Out of prison for 16 days, he’s now charged with stealing blind man’s guitar

Maurice Williams is accused of stealing a blind man’s guitar on the Jackson Blue Line platform. | Jacob G. via Wikipedia; Cook County Sheriff

Sixteen days after Maurice Williams got out of prison for three felony theft convictions, he wound up back in police custody after he allegedly stole a blind man’s guitar at the Jackson Blue Line station.

You may remember Williams. We wrote about the 44-year-old almost exactly one year ago after prosecutors charged him with stealing iPads, cell phones, and credit cards from restaurants in Uptown.

He pleaded guilty and received a two-year sentence plus two one-year sentences to be served concurrently. With time served before trial and Illinois’ standard 50% “good behavior” sentence reduction, Williams walked out of prison on Feb. 20.

Everything went swimmingly until about 3:30 p.m. on Saturday, March 7. That’s when police say he stole a blind musician’s guitar on a Loop subway platform and hopped on a train.

“This was a reprehensible act of cowardice against a member of our special needs community,” top CPD spokesperson Anthony Guglielmi tweeted Monday. Williams “should be ashamed.”

Police accessed CTA’s sprawling surveillance camera system and tracked Williams to a train on the Near West Side. They arrested him and returned the guitar to the victim.

Judge Arthur Willis ordered Williams held in lieu of $99,000 bail.

The guitarist, Juan Hernandez, frequently plays for money on CTA platforms downtown. He told the Chicago Tribune, “Jackson Blue Line has become increasingly dangerous. When I’m playing, the same people are asking around for money, spare change and just hanging around, so I don’t feel safe in that spot.”

Williams has amassed more than 80 criminal cases under more than 20 aliases in Cook County, court records show.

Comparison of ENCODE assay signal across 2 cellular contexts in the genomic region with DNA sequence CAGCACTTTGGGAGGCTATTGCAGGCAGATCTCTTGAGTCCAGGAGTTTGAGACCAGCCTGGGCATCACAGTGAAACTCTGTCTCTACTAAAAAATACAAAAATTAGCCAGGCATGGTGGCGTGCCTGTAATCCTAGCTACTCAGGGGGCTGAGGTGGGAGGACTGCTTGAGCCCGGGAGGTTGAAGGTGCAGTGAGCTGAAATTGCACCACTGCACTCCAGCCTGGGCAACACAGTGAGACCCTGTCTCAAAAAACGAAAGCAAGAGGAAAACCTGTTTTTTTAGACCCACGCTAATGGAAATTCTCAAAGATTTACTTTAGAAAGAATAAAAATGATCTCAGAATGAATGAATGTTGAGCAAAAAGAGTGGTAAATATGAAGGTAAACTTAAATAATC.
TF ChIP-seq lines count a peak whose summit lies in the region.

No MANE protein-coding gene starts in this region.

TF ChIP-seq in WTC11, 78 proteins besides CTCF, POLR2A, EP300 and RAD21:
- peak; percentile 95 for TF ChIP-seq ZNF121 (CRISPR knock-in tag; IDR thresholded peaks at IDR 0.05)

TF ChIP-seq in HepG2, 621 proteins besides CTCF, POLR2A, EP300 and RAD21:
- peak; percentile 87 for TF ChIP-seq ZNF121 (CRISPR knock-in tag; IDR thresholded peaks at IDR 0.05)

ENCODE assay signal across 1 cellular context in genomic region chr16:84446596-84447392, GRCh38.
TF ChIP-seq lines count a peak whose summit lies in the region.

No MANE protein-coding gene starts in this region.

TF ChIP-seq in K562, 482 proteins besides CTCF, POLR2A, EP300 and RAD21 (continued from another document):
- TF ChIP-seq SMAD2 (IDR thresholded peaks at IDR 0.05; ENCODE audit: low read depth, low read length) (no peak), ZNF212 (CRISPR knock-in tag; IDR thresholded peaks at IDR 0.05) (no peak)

Before his latest prison term, he served six months of a one-year sentence for theft in 2018; two years for theft in 2016; three years for narcotics in 2014; 30 months for retail theft in 2012; three years for retail theft in 2011; seven years for burglary of a school or place of worship in 2006; two years for retail theft in 2005; three years for retail theft in 2003; four years for burglary in 2001; a concurrent four years for burglary in 2001; one year for narcotics in 1998; another six years for cocaine distribution in 1998; and four years for burglary in 1996.

He’s due back in court on Friday.

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CWBChicago was created in 2013 by five residents of Wrigleyville and Boystown who had grown disheartened with inaccurate information that was being provided at local Community Policing (CAPS) meetings. Our coverage area has expanded since then to cover Lincoln Park, River North, The Loop, Uptown, and other North Side Areas. But our mission remains unchanged: To provide original public safety reporting with better context and greater detail than mainstream media outlets. Our editorial email address is news@cwbchicago.com